In a recent survey where workers were asked why they stay at their company, more than 32% responded that they stay because they ‘find the work meaningful’. In a global workforce where nearly 50% of employees are millennials, it would be a blunder to ignore this statistic in the context of controlling employee turnover rates. Executives need to be shown just how much money they could save on hiring costs, simply by giving recognition and making work more meaningful for their employees.
Another research study has shown that companies with the most engaged employees show revenue growth that’s 2.5X faster than their competitors with the lowest levels of engagement.
Clearly, having an ERRP in place is key to not only building a great culture but also with strong financial results.
Scepticism #2: Employees Don’t Want Recognition, They Want Higher Salaries
Some executives are of the opinion that good performance should be rewarded with higher salaries and bonuses because that’s what employees really want. So why would an ERRP make any difference to their goals?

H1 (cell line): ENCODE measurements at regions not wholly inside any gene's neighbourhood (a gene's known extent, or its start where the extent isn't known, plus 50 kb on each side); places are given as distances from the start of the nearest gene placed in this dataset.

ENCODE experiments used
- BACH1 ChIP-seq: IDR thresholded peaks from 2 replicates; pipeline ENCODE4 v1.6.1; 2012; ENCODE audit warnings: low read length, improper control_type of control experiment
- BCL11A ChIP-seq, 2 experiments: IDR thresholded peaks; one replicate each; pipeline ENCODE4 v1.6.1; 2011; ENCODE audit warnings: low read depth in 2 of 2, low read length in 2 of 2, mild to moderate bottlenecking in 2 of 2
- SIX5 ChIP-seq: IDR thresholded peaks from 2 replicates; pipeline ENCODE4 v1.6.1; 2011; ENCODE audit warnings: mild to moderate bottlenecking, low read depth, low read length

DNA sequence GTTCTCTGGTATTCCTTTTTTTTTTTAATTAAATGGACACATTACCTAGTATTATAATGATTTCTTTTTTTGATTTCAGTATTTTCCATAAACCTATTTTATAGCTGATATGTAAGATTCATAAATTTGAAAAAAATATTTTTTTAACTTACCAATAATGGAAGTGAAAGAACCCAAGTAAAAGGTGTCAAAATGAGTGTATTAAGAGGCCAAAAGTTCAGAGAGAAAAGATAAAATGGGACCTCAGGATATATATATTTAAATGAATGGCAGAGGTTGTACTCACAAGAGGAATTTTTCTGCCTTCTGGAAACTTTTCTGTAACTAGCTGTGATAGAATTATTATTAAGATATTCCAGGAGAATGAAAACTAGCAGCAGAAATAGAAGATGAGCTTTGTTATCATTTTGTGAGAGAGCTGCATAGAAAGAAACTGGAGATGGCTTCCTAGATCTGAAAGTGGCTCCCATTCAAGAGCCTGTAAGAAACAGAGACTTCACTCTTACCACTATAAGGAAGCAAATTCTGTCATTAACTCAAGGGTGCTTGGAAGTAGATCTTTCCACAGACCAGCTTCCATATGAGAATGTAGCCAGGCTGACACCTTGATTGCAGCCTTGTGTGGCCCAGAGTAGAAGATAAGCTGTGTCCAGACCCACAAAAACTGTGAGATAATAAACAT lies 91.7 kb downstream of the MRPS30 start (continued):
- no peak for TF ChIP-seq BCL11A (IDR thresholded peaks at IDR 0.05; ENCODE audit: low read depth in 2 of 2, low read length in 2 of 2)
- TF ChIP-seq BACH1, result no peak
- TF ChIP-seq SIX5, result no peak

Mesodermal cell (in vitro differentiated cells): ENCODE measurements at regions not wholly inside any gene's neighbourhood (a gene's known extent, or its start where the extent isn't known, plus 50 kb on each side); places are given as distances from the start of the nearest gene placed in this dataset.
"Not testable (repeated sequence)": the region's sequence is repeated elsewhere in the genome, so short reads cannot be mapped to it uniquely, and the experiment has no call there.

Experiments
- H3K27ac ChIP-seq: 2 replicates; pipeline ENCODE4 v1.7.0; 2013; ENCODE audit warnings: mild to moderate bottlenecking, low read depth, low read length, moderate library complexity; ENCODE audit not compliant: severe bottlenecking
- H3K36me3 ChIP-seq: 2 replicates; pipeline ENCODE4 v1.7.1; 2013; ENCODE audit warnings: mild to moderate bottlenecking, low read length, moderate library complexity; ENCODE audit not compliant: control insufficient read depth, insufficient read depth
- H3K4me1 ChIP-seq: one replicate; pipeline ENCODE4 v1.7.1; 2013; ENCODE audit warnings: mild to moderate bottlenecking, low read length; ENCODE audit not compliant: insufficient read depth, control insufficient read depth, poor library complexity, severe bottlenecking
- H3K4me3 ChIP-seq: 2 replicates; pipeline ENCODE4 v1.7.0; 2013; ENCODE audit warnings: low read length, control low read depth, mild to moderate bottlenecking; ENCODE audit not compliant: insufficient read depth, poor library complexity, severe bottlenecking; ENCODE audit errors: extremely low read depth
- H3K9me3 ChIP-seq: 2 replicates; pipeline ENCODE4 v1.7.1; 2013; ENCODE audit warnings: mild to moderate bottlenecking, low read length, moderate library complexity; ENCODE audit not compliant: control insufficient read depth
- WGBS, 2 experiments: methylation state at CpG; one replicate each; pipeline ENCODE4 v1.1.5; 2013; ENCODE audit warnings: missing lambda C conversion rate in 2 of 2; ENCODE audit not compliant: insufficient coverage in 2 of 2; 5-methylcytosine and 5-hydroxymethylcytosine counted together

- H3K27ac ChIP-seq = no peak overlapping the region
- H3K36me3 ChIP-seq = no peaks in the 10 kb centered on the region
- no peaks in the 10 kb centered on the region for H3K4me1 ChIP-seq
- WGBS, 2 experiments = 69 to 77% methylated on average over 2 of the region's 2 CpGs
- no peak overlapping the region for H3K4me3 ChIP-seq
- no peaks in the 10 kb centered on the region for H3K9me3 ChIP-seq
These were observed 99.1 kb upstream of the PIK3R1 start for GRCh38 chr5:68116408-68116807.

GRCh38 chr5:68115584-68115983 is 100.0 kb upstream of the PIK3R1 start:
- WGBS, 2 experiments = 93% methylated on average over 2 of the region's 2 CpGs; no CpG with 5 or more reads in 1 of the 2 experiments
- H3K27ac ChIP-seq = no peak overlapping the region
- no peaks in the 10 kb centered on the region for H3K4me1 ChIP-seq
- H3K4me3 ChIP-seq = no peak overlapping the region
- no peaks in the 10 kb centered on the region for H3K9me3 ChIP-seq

How To Address It
You need to understand the questions and concerns your sceptics have. Without understanding what their concerns are in relation to non-financial incentives, how will you address them?
Ask the sceptics, what do they think about non-financial incentives like ERRP’s and why. Then go to your company at large, and ask your employees if they feel the same way?
A survey conducted in 2016 among a 1000 employees revealed that 30% of employees would rather be recognised in a company-wide email than receive a bonus of $500. And within this 30%, over three quarters would only choose the bonus over the recognition if it was greater than $2000. That’s the ‘unspoken’ value of recognition!
Non-financial incentives like employee recognition can provide the much needed intrinsic motivation your employees need to come to work with an upbeat attitude every day. According to Maslow’s hierarchy of needs, esteem is one of our basic needs. Saying a simple ‘thank you’ to your employees when they do great work, giving a pat on the back, sending an email expressing gratitude are all small gestures that cost nothing and make a world of a difference.